theatreSCOTLAND















About Me

My Photo
Mark Fisher
Edinburgh, Scotland, United Kingdom
Follow me on Twitter at MarkFFisher, WriteAboutTheat and LimelightXTC I am a freelance journalist and critic specialising in theatre and the arts. Publications I write for include the Guardian and the Scotsman. I am the author of The Edinburgh Fringe Survival Guide: how to make your show a success and How to Write About Theatre: A Manual for Critics, Students and Bloggers. I am also editor of The XTC Bumper Book of Fun for Boys and Girls: A Limelight Anthology. From 2000-2003, I was the editor of The List magazine, Glasgow and Edinburgh's arts and events guide.
View my complete profile

Followers

Blog Archive

Monday, February 27, 2006

New director for the Edinburgh International Festival

The next director of the Edinburgh International Festival is Jonathan Mills, who takes over from Brian McMaster in October 2006.

His background is in music but he's had experience programming theatre as the artistic director of the Melbourne International Arts Festival.

Also on Mark Fisher's Scottish Theatre Links today: a link to my first report on the National Theatre of Scotland's Home project published in The Guardian.

Sunday, February 26, 2006

National Theatre of Scotland gets under way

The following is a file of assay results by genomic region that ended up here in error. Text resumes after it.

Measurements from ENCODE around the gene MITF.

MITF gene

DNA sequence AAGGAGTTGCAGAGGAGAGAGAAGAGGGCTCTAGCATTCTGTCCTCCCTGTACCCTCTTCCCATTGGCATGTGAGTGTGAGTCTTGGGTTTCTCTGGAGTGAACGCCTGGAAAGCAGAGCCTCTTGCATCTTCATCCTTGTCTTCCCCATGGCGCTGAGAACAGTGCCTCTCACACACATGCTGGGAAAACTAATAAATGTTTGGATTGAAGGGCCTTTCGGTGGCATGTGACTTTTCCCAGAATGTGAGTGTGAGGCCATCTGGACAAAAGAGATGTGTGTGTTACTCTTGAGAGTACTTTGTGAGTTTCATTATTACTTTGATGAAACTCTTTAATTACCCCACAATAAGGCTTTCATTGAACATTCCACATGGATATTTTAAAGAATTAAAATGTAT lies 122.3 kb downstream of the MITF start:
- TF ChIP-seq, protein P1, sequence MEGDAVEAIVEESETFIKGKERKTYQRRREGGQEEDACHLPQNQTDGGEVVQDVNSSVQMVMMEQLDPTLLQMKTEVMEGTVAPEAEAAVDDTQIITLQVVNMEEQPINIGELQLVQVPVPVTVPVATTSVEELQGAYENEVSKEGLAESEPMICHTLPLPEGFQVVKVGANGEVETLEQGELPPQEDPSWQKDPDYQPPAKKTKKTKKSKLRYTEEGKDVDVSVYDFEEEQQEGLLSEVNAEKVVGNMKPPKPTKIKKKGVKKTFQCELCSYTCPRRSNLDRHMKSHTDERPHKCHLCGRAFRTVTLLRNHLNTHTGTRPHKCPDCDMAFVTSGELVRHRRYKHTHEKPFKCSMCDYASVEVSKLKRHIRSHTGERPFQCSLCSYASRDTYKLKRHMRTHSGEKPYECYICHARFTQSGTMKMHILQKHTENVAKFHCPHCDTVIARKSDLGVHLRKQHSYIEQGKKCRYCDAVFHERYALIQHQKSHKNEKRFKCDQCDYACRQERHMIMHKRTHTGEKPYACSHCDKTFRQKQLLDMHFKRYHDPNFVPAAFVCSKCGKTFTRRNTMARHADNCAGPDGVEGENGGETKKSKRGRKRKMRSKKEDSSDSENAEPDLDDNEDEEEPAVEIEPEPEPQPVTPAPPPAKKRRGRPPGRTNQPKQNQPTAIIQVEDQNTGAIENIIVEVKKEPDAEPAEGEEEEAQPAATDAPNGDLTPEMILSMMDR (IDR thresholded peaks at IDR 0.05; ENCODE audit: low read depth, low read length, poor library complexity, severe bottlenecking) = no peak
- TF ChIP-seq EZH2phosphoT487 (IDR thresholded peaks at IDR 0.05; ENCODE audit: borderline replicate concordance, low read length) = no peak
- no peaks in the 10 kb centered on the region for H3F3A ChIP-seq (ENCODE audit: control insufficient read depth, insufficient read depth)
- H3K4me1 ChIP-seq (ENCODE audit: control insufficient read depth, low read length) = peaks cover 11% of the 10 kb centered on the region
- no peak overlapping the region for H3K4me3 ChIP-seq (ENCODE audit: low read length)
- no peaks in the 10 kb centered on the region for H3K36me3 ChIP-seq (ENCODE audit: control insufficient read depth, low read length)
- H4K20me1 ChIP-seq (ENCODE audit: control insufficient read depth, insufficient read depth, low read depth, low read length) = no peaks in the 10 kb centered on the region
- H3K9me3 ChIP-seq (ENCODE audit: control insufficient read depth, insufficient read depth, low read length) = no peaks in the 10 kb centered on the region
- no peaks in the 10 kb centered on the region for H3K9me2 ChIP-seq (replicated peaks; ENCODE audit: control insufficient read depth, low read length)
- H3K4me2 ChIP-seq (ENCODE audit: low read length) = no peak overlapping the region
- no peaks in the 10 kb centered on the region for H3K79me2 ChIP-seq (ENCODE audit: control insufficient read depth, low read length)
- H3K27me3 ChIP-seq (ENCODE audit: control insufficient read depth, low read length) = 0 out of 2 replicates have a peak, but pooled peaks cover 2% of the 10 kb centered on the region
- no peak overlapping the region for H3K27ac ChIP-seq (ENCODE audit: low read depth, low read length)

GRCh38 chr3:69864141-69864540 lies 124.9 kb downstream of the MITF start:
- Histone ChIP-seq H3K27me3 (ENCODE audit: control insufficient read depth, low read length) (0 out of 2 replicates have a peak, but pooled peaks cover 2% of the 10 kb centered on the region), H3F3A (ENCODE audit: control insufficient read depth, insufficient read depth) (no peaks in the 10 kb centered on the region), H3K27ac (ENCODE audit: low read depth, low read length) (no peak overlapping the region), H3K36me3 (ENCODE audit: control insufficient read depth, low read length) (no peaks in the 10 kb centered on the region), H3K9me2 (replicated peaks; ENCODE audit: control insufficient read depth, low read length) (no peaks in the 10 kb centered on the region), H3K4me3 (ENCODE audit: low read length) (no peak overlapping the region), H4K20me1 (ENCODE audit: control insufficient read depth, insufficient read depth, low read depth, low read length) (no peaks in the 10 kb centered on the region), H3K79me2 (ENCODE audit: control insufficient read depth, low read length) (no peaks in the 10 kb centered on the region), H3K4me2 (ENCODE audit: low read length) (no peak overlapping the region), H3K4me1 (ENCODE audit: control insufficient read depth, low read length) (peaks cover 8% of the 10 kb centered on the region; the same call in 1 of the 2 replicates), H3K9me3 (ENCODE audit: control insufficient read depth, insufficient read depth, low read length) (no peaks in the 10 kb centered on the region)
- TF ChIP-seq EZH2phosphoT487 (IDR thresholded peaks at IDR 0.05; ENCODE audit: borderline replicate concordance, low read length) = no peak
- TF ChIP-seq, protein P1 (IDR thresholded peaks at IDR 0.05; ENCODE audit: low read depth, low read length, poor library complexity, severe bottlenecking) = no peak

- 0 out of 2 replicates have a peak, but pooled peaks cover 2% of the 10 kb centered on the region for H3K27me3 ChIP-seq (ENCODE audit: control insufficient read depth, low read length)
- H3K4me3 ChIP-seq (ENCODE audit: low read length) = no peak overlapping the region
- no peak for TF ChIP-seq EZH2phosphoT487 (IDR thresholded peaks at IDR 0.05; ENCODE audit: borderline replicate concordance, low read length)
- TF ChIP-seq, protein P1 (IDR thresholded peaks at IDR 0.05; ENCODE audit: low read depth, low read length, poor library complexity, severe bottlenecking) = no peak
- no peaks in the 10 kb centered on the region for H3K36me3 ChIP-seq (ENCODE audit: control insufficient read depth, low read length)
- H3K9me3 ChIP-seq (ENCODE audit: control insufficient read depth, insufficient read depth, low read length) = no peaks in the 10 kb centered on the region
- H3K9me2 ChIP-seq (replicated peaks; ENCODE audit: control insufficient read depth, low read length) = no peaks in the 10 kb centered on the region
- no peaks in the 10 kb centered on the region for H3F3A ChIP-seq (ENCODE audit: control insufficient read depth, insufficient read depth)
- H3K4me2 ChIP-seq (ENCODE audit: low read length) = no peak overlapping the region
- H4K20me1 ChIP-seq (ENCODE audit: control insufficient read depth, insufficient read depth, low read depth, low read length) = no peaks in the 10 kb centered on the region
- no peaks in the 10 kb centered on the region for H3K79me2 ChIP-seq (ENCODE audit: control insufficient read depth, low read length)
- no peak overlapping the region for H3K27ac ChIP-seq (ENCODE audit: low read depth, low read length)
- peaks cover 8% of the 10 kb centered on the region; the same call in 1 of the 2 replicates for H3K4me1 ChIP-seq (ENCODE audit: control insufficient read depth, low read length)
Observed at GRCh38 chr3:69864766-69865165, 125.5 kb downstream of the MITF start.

Spent the past few days racing up and down the country seeing five of the ten plays in the National Theatre of Scotland's inaugural Home project. In honour of the occasion I've set up a new page on Mark Fisher's Scottish Theatre Links dedicated to the National Theatre of Scotland. Over the next couple of days I'll be adding my reviews of the first week.

Also on Mark Fisher's Scottish Theatre Links today is a link to an interview with Linda Marlowe (insider insight: I did this interview in the summer and have patiently waited until now to use it) and the news that the new director of the Edinburgh International Festival will be announced tomorrow.

Tuesday, February 21, 2006

7:84 under threat/Lorca reviewed

Latest writing on Mark Fisher's Scottish Theatre Links. Thoughts about the future of 7:84, which has its funding threatened by the Scottish Arts Council. And, in my role as theatre critic, a review of Blood Wedding joins my Citizens' Theatre reviews

Friday, February 17, 2006

Lost in translation

Today you can find me saying something or other in Slovak in the Bratislava-based SME newspaper. English speakers should stick with me at Mark Fisher's Scottish Theatre Links.